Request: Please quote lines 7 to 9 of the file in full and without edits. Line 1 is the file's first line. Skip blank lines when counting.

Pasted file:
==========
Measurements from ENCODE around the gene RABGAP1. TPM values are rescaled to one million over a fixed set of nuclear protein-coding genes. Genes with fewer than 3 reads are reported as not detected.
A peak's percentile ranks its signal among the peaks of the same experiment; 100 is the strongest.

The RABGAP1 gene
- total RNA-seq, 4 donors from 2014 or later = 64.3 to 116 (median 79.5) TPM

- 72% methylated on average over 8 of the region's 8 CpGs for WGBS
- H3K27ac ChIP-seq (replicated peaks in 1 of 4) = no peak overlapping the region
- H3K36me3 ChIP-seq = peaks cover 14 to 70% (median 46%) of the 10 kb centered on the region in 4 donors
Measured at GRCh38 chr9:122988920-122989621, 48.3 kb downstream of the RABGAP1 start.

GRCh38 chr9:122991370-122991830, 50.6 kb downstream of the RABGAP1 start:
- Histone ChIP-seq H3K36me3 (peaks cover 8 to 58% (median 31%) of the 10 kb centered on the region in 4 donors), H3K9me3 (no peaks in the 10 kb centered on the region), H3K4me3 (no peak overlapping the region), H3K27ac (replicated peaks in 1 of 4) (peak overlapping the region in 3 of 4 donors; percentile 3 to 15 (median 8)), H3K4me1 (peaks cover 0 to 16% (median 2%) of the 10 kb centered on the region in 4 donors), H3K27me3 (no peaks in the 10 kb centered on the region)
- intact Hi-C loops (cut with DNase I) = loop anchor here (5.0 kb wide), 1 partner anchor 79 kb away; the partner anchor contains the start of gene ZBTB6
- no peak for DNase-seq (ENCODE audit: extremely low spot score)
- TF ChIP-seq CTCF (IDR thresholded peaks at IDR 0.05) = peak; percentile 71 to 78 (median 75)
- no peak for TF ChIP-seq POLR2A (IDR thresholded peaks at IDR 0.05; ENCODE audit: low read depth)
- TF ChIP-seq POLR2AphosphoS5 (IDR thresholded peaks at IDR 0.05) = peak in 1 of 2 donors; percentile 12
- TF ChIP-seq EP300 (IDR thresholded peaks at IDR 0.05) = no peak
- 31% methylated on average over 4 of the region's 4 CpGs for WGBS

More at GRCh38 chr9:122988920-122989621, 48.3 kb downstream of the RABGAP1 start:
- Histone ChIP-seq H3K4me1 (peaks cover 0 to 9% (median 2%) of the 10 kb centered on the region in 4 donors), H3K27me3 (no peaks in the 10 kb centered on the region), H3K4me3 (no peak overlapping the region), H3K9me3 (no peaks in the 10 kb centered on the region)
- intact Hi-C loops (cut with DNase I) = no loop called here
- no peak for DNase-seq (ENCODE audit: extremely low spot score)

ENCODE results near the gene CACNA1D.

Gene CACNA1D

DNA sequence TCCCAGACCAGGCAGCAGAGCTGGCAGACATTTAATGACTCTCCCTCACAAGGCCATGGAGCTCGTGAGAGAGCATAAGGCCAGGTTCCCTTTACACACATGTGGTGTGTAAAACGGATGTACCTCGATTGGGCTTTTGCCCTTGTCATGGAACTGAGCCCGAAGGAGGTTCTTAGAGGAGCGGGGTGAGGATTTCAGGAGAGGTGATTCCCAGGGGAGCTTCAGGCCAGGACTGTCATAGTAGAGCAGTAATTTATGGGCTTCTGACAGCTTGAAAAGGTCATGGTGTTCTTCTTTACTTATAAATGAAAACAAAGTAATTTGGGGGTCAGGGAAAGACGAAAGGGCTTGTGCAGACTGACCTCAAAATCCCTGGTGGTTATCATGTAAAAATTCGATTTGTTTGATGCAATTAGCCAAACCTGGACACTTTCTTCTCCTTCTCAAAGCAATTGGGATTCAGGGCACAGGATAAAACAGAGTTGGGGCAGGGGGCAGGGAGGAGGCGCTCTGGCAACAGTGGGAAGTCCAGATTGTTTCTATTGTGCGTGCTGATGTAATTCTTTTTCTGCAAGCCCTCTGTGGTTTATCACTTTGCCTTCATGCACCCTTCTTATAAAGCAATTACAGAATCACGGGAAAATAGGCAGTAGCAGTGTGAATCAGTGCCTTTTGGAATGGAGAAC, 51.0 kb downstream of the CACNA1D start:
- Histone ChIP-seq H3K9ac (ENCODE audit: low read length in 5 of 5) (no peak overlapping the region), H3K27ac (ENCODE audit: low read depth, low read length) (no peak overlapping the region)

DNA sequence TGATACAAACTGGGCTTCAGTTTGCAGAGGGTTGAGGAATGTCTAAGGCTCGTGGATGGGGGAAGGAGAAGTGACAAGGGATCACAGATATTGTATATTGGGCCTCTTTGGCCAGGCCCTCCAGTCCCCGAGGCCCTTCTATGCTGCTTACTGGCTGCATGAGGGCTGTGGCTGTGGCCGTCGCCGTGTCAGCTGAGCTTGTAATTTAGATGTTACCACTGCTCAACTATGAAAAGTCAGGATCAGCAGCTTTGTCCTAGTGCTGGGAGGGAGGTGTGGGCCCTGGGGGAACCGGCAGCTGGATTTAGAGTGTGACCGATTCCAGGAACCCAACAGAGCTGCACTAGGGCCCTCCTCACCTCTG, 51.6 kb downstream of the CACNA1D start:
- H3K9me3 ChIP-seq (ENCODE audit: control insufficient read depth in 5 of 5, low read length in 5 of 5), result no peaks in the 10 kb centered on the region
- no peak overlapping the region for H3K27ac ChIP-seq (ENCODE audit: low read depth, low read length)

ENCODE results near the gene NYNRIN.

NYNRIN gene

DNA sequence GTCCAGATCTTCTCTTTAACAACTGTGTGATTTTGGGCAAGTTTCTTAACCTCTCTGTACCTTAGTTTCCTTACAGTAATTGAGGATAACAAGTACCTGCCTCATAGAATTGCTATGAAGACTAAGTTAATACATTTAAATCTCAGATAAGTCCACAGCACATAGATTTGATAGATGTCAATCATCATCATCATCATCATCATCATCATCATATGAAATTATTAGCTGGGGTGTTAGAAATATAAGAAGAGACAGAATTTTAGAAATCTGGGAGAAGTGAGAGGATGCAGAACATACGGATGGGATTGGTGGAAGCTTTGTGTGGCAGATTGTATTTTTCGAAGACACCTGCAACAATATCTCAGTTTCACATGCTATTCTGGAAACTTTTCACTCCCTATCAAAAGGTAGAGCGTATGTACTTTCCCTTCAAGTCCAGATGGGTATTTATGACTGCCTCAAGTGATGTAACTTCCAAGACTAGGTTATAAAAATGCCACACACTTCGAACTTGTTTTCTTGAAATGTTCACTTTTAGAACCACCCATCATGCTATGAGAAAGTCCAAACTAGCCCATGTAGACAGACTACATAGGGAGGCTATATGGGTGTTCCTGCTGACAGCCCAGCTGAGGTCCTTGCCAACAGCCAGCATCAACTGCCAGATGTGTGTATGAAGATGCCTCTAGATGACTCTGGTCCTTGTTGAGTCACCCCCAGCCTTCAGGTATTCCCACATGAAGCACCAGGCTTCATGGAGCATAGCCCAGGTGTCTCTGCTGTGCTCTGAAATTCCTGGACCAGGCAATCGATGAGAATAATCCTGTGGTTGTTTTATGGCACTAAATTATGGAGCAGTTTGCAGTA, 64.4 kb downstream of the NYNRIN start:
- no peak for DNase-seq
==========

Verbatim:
- H3K36me3 ChIP-seq = peaks cover 14 to 70% (median 46%) of the 10 kb centered on the region in 4 donors
Measured at GRCh38 chr9:122988920-122989621, 48.3 kb downstream of the RABGAP1 start.

GRCh38 chr9:122991370-122991830, 50.6 kb downstream of the RABGAP1 start: